That band of storms is expected to sweep through our region this evening, after the end of rush hour.   Thus far, there is no lightning, so this is technically not a line of thunderstorms - but the squall line is producing heavy downpours and gusty winds.  The Storm Prediction Center is monitoring our region for possible issuance of severe thunderstorm watches.  Additionally, a tornado watch is not out of the question - not so much from the squall line, but from any strong storms that develop along the warm front over Baltimore.  Low-level winds often shift direction along a warm front, and this veering can create the spin that leads to rotating thunderstorms (supercells) and tornadoes.

While the wind setup is very intense for severe thunderstorms, the limiting factor may be the air mass sitting over central MD - which is somewhat cool and stable compared to regions further south and west.  Thick, persistent cloud cover has kept the Sun from warming the surface and destabilizing the atmosphere. 

This will be a busy day and night for the NWS at Sterling, VA.  Below is the latest set of watches and advisories for our region:

These include:

(1)  Severe Thunderstorm Watch for the western slopes of the Appalachians;
(2)  High Wind Warning for the western slopes of the Appalachians;
(3)  Wind Advisory along the spine of the Blue Ridge;
(4)  Flash Flood Watch for Central Maryland and the Appalachians

Flash flooding is a concern because 1"-2" of rain may fall in a very short time as the intense squall line, feeding on a humid air mass, sweeps through.   High winds are a concern because the pressure gradient around this storm system is very compact - leading to widespread strong, sustained winds and high gusts.   The winds are blowing at 60-70 mph from the south just a few thousand feet above the surface.  Ridge tops that project up into this layer are therefore subject to experiencing many hours of high winds.

I will update this blog again in the afternoon, between 3-4 pm.

Sunday, January 27, 2013

January 27, 2013: Maybe A Slight Ice Glaze Tonight

Headlines are being issued by NWS Sterling about the potential for icy precipitation tonight and tomorrow morning.   However, this event seems to have more "have nots" than "haves" in terms of creating a mess.  The "storm" is a actually a warm front that will move north through the Mid Atlantic tomorrow morning.  But as warm air with moisture begins to stream in from the south, it will overrun what's left of the arctic air mass in place over the metro region.   This is the familiar cold air damming or "cold wedge" scenario - and that spells the possibility of sleet and freezing rain.

What this event lacks:  (1) moisture;  most models churn out about a tenth of an inch;  (2)  persistent cold air;  temperatures will be increasing through the day tomorrow.  

What this event could do:  Even the slightest ice accumulation i.e. a few 1/100ths of an inch can mean slick spots, for the morning commute.  Again, as has been the case in the past week, its not so much about the amount of precipitation, but bad timing of light amounts that coincide with rush hour.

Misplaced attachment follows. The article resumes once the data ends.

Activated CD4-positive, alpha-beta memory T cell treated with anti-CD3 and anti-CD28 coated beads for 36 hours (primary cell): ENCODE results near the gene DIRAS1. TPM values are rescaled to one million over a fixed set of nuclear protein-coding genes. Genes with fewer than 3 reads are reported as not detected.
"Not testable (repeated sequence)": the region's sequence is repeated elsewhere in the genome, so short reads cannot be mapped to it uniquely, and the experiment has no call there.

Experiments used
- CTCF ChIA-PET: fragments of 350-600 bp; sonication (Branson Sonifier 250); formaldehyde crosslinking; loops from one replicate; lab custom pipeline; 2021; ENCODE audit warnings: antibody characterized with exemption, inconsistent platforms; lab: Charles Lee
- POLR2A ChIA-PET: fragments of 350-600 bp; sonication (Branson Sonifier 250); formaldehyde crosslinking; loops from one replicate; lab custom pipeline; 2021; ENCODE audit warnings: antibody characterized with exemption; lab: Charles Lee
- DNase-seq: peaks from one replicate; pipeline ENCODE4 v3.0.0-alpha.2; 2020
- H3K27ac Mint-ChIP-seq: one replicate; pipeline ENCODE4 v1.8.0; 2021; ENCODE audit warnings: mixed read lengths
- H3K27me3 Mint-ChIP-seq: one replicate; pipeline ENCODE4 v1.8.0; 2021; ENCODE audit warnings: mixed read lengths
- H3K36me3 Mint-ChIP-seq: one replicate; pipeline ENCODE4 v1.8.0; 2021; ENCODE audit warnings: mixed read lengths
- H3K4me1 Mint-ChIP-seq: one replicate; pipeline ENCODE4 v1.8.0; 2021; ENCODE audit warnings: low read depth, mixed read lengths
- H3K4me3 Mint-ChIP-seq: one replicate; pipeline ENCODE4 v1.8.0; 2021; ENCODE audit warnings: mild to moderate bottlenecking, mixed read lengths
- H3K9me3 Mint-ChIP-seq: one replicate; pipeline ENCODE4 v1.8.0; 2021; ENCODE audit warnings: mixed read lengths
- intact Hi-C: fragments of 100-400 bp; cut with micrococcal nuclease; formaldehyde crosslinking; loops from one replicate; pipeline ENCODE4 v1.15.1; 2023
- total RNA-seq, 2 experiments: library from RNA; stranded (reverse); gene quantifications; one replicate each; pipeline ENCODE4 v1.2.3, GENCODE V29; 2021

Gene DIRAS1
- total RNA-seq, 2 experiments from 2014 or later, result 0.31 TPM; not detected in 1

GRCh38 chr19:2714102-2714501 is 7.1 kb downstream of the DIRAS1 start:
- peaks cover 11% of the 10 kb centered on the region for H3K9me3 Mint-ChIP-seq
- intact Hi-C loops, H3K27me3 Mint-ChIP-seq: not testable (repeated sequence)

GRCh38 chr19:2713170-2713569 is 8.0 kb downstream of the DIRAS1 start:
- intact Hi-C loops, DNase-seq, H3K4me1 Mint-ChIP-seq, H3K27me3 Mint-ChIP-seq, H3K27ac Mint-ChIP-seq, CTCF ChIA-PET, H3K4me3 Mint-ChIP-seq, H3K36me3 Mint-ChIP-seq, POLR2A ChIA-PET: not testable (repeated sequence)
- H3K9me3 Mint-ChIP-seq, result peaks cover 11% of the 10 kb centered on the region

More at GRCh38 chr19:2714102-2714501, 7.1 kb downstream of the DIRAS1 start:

At 3 pm today, NWS issued Winter Weather Advisories across a broad region:

The threat of significant icing (the kind that brings down limbs and power lines) is not expected. 

The warm front ushers in a dramatic change in our weather pattern for mid-week - the arrival of mild air and showery weather.  This will be caused by a vigorous low pressure system approaching from the Plains - and one that could very well produce severe thunderstorms in the Wed-Thurs time frame - for our region - perhaps even the threat of a derecho (!)  No's the Storm Prediction Center's forecast for Wednesday of this week, highlighting the potential for widespread severe thunderstorms, carrying a probability of wind damage:

Intense wintertime low pressure systems sometimes produce a type of derecho, called a serial derecho, in their warm sector - as part of a squall line of thunderstorms.  

To say the least, it's going to be a very interesting week.

Friday, January 25, 2013

January 25, 2013: Limited Snow Potential This Afternoon

Snow has now broken out across the D.C. - Baltimore metro region.  This is associated with a northern piece of energy (a weak wave in the upper atmosphere) sliding through from the Ohio Valley.   A second piece of energy - a wave moving out of the Tennessee Valley - is sliding well to our south.   You can see these two regions of precipitation in the afternoon radar view below:

Regional radar depicting two regions of snow.  WeatherTAP
The heavier snow region is over north central N.C.

In between these two regions lies a "snow hole", and in fact a wedge of dry air in the middle atmosphere - called a dry slot - is working across central VA;  you can see this nicely in the water vapor satellite image below:

Dry slot shutting down snowfall across central VA.  WeatherTAP
The back edge of the snow affecting our area this afternoon should clear the metro region between 6-7 pm this evening.  Snow accumulations are being limited by many factors:  (1) some of the snow was consumed by saturating a dry air layer near the surface;  (2) the northern wave producing our snow is moving very quickly;  (3) the southern wave is "stealing" some of the moisture from the northern one;  and (4)  the dry slot will eventually overspread NOVA and central MD.

The high resolution models I discussed in my earlier post today suggest that the snow will be intermittent from 3-6 pm, coming in two distinct, light batches out of the WV panhandle.  Either way, they also show a sharp back edge clearing our region after 6 pm.